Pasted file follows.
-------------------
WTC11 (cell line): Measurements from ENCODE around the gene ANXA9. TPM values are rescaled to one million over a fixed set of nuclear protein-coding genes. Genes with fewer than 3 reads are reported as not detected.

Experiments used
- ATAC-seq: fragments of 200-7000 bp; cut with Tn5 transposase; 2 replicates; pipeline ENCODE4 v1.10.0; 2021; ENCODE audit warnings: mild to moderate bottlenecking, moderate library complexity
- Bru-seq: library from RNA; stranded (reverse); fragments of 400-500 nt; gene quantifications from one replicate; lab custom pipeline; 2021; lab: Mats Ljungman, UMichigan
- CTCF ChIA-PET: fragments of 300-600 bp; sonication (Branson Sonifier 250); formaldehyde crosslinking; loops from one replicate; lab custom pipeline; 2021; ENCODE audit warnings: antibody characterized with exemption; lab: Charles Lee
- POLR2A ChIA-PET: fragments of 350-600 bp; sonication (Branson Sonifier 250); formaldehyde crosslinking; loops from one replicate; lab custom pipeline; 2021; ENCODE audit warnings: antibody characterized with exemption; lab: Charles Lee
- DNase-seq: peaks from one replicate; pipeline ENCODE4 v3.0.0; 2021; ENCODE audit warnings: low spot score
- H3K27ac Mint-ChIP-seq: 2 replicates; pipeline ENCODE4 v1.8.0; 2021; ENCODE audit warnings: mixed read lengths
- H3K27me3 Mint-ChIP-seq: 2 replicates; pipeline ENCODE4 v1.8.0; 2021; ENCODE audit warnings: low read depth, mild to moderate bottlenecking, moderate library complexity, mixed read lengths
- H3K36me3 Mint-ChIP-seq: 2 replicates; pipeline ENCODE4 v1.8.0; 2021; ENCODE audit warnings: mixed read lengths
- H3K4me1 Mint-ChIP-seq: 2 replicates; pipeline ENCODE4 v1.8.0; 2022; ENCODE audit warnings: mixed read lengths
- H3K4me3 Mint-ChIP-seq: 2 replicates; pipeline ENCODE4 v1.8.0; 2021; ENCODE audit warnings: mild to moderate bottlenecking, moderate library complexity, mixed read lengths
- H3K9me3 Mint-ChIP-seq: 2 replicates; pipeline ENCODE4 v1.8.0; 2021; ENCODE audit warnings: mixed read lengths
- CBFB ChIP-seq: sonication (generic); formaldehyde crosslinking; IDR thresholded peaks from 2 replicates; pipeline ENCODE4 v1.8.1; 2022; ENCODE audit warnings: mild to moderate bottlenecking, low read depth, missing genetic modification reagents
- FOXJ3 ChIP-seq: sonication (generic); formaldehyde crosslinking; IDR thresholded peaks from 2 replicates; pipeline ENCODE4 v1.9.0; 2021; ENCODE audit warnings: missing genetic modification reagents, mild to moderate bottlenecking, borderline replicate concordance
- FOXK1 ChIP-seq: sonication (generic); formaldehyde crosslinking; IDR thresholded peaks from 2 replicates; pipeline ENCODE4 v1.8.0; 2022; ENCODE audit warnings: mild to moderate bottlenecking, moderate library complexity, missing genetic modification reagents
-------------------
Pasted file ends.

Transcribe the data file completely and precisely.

WTC11 (cell line): Measurements from ENCODE around the gene ANXA9. TPM values are rescaled to one million over a fixed set of nuclear protein-coding genes. Genes with fewer than 3 reads are reported as not detected.

Experiments used
- ATAC-seq: fragments of 200-7000 bp; cut with Tn5 transposase; 2 replicates; pipeline ENCODE4 v1.10.0; 2021; ENCODE audit warnings: mild to moderate bottlenecking, moderate library complexity
- Bru-seq: library from RNA; stranded (reverse); fragments of 400-500 nt; gene quantifications from one replicate; lab custom pipeline; 2021; lab: Mats Ljungman, UMichigan
- CTCF ChIA-PET: fragments of 300-600 bp; sonication (Branson Sonifier 250); formaldehyde crosslinking; loops from one replicate; lab custom pipeline; 2021; ENCODE audit warnings: antibody characterized with exemption; lab: Charles Lee
- POLR2A ChIA-PET: fragments of 350-600 bp; sonication (Branson Sonifier 250); formaldehyde crosslinking; loops from one replicate; lab custom pipeline; 2021; ENCODE audit warnings: antibody characterized with exemption; lab: Charles Lee
- DNase-seq: peaks from one replicate; pipeline ENCODE4 v3.0.0; 2021; ENCODE audit warnings: low spot score
- H3K27ac Mint-ChIP-seq: 2 replicates; pipeline ENCODE4 v1.8.0; 2021; ENCODE audit warnings: mixed read lengths
- H3K27me3 Mint-ChIP-seq: 2 replicates; pipeline ENCODE4 v1.8.0; 2021; ENCODE audit warnings: low read depth, mild to moderate bottlenecking, moderate library complexity, mixed read lengths
- H3K36me3 Mint-ChIP-seq: 2 replicates; pipeline ENCODE4 v1.8.0; 2021; ENCODE audit warnings: mixed read lengths
- H3K4me1 Mint-ChIP-seq: 2 replicates; pipeline ENCODE4 v1.8.0; 2022; ENCODE audit warnings: mixed read lengths
- H3K4me3 Mint-ChIP-seq: 2 replicates; pipeline ENCODE4 v1.8.0; 2021; ENCODE audit warnings: mild to moderate bottlenecking, moderate library complexity, mixed read lengths
- H3K9me3 Mint-ChIP-seq: 2 replicates; pipeline ENCODE4 v1.8.0; 2021; ENCODE audit warnings: mixed read lengths
- CBFB ChIP-seq: sonication (generic); formaldehyde crosslinking; IDR thresholded peaks from 2 replicates; pipeline ENCODE4 v1.8.1; 2022; ENCODE audit warnings: mild to moderate bottlenecking, low read depth, missing genetic modification reagents
- FOXJ3 ChIP-seq: sonication (generic); formaldehyde crosslinking; IDR thresholded peaks from 2 replicates; pipeline ENCODE4 v1.9.0; 2021; ENCODE audit warnings: missing genetic modification reagents, mild to moderate bottlenecking, borderline replicate concordance
- FOXK1 ChIP-seq: sonication (generic); formaldehyde crosslinking; IDR thresholded peaks from 2 replicates; pipeline ENCODE4 v1.8.0; 2022; ENCODE audit warnings: mild to moderate bottlenecking, moderate library complexity, missing genetic modification reagents